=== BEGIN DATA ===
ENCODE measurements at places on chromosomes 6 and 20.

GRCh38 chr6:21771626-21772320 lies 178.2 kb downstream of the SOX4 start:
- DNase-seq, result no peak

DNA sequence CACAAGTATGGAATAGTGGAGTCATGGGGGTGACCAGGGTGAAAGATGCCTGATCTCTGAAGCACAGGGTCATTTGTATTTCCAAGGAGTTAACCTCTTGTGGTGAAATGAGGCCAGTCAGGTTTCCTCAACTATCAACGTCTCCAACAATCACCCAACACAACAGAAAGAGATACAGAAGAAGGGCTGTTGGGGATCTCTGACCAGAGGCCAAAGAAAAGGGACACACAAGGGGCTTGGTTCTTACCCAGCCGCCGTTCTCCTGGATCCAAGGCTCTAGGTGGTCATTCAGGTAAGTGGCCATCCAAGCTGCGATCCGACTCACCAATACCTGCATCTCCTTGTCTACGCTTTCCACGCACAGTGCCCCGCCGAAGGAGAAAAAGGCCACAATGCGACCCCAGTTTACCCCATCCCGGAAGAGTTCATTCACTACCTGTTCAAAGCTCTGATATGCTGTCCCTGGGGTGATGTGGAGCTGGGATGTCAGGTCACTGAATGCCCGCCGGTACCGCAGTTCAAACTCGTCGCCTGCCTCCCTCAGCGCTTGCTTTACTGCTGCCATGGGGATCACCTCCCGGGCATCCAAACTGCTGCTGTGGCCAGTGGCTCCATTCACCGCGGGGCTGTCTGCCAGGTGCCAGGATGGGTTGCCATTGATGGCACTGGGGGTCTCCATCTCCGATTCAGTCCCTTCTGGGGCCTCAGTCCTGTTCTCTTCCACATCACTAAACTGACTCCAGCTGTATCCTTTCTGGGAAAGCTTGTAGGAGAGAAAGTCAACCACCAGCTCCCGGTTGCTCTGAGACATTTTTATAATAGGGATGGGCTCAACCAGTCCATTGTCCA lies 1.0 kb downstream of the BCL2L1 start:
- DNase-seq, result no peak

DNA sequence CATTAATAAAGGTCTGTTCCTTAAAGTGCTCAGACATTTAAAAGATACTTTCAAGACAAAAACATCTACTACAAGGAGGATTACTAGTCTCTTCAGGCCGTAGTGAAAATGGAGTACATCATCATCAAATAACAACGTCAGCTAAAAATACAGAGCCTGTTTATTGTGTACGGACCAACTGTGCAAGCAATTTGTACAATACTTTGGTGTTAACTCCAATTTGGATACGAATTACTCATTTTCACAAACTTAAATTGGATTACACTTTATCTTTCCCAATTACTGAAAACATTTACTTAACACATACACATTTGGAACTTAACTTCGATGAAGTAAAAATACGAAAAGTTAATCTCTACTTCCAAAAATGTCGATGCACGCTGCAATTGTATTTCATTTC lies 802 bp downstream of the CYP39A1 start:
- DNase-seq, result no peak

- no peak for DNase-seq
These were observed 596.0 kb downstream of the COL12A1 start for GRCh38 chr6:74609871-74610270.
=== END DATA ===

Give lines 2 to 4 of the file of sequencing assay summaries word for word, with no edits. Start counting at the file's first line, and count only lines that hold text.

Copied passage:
GRCh38 chr6:21771626-21772320 lies 178.2 kb downstream of the SOX4 start:
- DNase-seq, result no peak

DNA sequence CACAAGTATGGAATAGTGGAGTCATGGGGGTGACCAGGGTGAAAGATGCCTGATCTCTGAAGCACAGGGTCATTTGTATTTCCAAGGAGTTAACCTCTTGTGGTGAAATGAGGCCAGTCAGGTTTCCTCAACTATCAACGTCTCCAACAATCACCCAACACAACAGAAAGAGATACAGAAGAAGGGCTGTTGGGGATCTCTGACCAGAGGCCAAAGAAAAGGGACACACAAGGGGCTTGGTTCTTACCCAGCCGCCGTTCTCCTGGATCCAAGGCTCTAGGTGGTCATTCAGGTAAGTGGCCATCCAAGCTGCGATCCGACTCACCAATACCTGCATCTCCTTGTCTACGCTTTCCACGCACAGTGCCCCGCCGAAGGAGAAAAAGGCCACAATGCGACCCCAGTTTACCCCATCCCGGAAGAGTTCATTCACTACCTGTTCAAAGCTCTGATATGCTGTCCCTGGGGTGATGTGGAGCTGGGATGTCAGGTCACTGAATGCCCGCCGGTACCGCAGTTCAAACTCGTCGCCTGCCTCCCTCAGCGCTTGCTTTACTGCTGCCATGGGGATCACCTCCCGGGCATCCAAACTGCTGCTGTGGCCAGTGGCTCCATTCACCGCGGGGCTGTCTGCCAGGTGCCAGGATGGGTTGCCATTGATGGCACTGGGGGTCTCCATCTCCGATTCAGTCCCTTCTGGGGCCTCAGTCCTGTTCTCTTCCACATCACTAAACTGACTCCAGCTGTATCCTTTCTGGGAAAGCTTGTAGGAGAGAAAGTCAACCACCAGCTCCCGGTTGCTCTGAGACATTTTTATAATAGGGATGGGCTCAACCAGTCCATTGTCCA lies 1.0 kb downstream of the BCL2L1 start: